Fortnite star Tyler 'Ninja' Blevins is moving from Twitch to Microsoft's competing service

Key Points
  • Ninja announced the move on Twitter on Thursday.
  • It's a win for Microsoft's Mixer, which has lagged behind Amazon's Twitch service.
Gamer Tyler "Ninja" Blevins high-fives fans as he arrives to the Epic Games Fortnite E3 Tournament at the Banc of California Stadium on June 12, 2018, in Los Angeles, California.
Christian Petersen | Getty Images

Tyler "Ninja" Blevins, a gaming star who has earned millions streaming video of himself playing Fortnite, said Thursday that he's moving from Amazon's Twitch streaming service to Microsoft's Mixer service.

The announcement is a win for Microsoft, which bought the Beam service that became Mixer in 2016. Mixer has remained in the shadow of Twitch, as well as Google's YouTube for live streaming of game play, according to streaming app Streamlabs, which cited data from Newzoo. Gaming represents about 10% of Microsoft's revenue, and the company has been investing more in the category, with plans for a cloud-based game streaming service that will compete with Google's upcoming Stadia, among other offerings.

Ninja announced the news on Twitter.


He's the most popular streamer on Twitch, and he earns more than $500,000 each month while streaming Fortnite, CNBC has reported. Fortnite was the most watched game on Twitch in the second quarter, according to the Newzoo data.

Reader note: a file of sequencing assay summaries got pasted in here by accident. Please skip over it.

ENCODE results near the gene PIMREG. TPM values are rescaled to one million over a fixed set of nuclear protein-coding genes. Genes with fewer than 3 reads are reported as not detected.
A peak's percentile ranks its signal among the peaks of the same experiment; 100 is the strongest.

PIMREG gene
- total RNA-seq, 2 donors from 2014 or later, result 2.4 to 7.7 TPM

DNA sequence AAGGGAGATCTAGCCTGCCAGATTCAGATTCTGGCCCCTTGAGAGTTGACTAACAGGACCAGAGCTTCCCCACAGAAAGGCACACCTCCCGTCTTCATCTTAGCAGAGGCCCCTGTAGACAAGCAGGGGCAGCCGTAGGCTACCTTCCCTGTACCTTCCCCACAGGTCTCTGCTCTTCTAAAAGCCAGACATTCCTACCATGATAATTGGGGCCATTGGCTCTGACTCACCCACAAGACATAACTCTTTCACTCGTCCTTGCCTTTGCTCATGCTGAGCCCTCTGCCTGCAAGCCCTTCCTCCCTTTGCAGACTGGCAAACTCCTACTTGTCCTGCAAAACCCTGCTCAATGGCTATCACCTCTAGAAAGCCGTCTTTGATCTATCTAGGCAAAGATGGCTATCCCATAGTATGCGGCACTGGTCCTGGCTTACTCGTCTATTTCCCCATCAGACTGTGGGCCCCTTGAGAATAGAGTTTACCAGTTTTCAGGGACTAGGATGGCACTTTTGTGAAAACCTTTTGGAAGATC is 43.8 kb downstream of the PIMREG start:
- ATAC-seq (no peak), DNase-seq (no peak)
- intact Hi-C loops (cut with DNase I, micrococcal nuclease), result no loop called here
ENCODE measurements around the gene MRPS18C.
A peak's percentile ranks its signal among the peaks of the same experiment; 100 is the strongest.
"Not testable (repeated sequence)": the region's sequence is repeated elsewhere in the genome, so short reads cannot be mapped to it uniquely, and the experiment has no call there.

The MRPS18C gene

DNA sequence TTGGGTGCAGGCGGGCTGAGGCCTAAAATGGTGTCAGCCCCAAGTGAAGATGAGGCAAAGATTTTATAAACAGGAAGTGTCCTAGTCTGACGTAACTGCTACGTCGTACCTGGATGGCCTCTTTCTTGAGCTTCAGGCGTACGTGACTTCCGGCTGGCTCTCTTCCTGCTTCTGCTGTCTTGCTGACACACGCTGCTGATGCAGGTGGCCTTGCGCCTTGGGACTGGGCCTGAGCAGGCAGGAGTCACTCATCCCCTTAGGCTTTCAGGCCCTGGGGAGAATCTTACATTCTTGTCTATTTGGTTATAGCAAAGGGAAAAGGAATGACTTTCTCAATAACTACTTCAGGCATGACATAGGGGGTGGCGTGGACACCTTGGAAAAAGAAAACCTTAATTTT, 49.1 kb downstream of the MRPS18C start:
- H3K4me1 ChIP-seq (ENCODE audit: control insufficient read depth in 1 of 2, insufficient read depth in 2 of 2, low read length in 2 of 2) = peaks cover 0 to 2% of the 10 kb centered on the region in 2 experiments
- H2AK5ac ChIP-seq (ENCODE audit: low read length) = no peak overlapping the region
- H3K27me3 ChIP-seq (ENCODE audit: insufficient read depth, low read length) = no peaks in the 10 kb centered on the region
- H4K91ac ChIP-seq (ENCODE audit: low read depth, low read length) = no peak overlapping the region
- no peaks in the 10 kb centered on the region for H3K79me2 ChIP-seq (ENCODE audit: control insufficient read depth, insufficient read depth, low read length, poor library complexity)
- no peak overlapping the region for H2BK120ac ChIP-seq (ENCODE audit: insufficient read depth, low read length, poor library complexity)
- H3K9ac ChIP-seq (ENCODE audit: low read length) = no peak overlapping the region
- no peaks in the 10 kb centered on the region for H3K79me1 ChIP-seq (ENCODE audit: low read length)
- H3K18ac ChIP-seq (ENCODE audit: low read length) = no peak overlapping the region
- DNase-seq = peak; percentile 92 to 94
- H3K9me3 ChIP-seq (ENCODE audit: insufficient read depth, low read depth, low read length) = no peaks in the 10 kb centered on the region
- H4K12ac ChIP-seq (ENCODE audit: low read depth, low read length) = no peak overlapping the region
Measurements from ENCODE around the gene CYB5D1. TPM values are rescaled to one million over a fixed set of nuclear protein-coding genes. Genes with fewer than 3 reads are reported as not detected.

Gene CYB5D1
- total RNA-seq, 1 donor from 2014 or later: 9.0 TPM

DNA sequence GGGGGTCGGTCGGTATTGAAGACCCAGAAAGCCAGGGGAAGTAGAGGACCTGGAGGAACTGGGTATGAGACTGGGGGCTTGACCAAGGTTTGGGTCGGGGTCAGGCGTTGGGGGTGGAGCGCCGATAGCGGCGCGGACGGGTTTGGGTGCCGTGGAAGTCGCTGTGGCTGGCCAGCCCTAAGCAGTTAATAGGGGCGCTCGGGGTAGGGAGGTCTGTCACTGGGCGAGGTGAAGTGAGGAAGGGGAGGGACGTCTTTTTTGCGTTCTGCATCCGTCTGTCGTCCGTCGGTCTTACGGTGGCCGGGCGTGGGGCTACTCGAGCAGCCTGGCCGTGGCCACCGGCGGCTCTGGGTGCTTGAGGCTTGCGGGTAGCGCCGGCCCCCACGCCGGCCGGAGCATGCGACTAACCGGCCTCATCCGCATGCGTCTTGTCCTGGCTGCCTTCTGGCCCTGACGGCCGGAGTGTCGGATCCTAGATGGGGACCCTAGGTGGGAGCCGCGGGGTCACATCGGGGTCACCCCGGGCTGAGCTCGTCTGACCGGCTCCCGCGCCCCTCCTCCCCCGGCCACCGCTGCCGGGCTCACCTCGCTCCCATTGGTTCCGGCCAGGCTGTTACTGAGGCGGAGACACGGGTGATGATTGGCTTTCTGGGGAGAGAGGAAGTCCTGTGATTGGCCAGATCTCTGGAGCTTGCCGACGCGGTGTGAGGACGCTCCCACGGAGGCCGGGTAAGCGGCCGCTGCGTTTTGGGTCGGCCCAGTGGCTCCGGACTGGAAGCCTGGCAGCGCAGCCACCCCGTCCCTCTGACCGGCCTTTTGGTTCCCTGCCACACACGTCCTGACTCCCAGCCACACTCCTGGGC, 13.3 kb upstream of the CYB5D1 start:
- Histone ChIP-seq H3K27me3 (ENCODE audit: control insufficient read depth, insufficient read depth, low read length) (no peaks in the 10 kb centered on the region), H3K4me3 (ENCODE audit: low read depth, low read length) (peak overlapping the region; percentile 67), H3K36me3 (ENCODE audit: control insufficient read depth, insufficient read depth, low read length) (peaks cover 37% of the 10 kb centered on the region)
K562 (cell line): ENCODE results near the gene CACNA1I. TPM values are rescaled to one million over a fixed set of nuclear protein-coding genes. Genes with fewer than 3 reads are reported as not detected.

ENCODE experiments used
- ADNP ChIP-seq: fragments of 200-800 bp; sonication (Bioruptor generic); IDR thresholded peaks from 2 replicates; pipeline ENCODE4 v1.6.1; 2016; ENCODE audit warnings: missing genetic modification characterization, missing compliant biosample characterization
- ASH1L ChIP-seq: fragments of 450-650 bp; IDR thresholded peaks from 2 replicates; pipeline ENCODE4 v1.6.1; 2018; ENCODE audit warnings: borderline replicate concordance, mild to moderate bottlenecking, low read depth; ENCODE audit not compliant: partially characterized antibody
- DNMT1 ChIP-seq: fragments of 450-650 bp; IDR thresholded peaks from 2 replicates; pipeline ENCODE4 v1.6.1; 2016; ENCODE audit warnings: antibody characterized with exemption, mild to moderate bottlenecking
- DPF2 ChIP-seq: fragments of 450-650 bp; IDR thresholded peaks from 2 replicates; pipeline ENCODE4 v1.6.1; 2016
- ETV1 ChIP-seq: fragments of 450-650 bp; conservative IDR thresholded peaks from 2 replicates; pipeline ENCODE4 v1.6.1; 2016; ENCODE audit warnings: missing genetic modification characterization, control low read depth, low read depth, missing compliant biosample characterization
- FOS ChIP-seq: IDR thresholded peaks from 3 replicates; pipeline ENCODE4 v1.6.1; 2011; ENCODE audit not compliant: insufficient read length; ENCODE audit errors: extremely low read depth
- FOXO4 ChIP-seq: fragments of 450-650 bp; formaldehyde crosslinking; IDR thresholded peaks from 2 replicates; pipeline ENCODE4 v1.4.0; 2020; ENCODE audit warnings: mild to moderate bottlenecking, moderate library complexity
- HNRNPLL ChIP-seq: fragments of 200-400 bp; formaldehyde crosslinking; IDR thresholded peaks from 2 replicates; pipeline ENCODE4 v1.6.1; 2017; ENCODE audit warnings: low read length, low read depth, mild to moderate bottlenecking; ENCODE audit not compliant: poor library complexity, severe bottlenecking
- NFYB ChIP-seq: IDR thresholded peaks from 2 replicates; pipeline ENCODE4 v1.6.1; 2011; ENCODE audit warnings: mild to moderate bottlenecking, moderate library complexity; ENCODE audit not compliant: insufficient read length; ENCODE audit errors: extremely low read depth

"Xbox Live now has 57 million monthly active users and Mixer usage growth is accelerating," Microsoft CEO Satya Nadella said on the company's earnings call in October. "This loyal, high-value community is our strongest asset, creating expanding opportunity for monetization of first- and third-party games. Fortnite is a good example of that, and all up, we are seeing record software and services revenue and engagement being driven on our platform."

Ninja has been at the center of controversy before. In 2018 he defended his decision to not stream game play alongside women, Variety reported. Microsoft recently made it easier for people to report abuse while watching streams on Mixer, and additional tools to prevent harassment are on the way.

Some other Twitch streamers objected after Twitch started displaying ads for a special stream from Ninja on their streams, as Variety reported. On Thursday the Mixer homepage featured a prominent announcement about Ninja's arrival. "For a limited time, subscribe to Ninja's channel for free!" it said.

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